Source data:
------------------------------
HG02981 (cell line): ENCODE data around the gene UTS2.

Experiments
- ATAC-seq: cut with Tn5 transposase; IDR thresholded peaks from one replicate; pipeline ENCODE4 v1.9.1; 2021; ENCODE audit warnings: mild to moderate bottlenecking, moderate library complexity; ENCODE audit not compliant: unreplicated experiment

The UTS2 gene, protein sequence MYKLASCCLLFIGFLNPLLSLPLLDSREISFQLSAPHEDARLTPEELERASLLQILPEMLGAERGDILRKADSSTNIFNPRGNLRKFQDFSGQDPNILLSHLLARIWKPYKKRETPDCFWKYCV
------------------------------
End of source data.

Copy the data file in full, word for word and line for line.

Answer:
HG02981 (cell line): ENCODE data around the gene UTS2.

Experiments
- ATAC-seq: cut with Tn5 transposase; IDR thresholded peaks from one replicate; pipeline ENCODE4 v1.9.1; 2021; ENCODE audit warnings: mild to moderate bottlenecking, moderate library complexity; ENCODE audit not compliant: unreplicated experiment

The UTS2 gene, protein sequence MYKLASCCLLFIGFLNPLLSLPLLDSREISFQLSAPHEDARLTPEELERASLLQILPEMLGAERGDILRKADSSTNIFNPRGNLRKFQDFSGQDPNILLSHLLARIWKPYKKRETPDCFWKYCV